These are just some of the fascinating images found at the web sites referenced on these pages. Please take time to visit the sites and see what you can find! In some instances, the button will take you directly to the web page containing that particular image; in other instances it will take you to the web site where the image originated.
Is there any such thing as a "moderate" Syrian rebel? Is the United States funding our eventual enemy? Use this site to start investigating the issue and developing your opinion.
This 1905 artist's rendering from the Sherwood Lithograph Co. via the Library of Congress depicts President Abraham Lincoln speaking at the dedication of the Gettysburg National Cemetery on Nov. 19, 1863. The Gettysburg Address is unusual among great American speeches, in part because the occasion did not call for a great American speech. Lincoln was not giving an inaugural address, a commencement speech or remarks in the immediate aftermath of a shocking national tragedy. "No one was looking for him to make history," says the Pulitzer Prize winning Civil War historian James McPherson. AP Photo/Sherwood Lithograph Co. via the Library of Congress.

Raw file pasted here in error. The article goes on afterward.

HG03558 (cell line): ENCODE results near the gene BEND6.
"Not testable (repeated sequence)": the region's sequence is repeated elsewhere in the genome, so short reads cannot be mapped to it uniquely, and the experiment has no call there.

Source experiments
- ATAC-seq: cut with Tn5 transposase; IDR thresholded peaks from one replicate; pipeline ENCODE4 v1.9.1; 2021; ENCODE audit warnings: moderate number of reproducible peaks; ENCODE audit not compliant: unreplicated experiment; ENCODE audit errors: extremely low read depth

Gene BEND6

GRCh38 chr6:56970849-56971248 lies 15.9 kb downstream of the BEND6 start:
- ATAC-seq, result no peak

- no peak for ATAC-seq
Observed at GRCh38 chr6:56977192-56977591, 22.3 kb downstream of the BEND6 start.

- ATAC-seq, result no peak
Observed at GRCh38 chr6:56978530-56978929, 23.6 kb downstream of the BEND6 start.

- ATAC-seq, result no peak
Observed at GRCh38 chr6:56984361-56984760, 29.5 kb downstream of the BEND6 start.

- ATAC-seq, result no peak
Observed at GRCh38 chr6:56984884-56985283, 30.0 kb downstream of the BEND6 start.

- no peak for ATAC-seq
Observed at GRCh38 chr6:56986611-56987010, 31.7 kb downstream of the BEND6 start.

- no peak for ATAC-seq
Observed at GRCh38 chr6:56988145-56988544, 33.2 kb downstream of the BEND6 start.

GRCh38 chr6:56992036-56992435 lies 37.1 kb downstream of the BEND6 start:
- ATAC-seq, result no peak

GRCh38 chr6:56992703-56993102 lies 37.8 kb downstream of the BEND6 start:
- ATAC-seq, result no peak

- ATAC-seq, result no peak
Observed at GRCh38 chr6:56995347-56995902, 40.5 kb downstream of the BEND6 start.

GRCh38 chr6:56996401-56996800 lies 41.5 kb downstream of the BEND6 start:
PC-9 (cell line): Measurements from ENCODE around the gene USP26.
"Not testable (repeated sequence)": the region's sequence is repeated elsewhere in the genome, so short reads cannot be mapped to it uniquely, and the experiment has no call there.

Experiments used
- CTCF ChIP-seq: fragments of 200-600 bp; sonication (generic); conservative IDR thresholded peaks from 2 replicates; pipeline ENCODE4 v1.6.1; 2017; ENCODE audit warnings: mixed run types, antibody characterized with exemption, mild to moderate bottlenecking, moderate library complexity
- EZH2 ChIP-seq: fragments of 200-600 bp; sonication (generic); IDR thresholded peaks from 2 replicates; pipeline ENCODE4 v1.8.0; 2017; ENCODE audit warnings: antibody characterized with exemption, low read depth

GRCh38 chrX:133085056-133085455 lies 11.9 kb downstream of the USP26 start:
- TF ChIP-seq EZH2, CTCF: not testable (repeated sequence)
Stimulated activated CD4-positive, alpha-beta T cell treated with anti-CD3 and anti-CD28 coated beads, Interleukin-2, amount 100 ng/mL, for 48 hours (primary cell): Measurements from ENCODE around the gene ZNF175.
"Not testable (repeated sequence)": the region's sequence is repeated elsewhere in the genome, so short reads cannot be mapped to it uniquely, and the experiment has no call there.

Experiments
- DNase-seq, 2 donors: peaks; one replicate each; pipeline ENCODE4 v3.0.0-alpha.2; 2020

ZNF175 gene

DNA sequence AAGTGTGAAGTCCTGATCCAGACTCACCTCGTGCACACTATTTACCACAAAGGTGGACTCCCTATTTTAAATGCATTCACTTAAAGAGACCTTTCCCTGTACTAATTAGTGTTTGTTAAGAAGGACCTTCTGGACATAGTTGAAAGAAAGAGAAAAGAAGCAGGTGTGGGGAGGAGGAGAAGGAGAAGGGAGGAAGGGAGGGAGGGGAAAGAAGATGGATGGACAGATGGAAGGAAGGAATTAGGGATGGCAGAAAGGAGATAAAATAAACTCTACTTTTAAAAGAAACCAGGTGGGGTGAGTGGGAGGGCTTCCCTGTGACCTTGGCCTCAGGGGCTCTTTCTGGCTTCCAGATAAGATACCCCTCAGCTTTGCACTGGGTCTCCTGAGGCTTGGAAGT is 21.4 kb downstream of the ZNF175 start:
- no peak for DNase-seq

Migrant Mother from the National Museum of American History
Naghshe Rostam of the Achaemedin Empire at Wikipedia.com
World Trade Center, New York City, September 11, 2001. National Geographic Society.
World War I U. S. Army recruitment poster. http://www.learnnc.org/lp/multimedia/10612
Iwo Jima flag raising , February 23, 1945. There are hundreds of versions of this photo available, but the site where this one is found, linked through the U. S. Defense Department, is the American Indian Heritage Month site found at http://www.defense.gov/specials/nativeamerican01/flag.html. Learn about one of the soldiers in the photo, but out of view, Ira Hayes, and read about his story. Click below.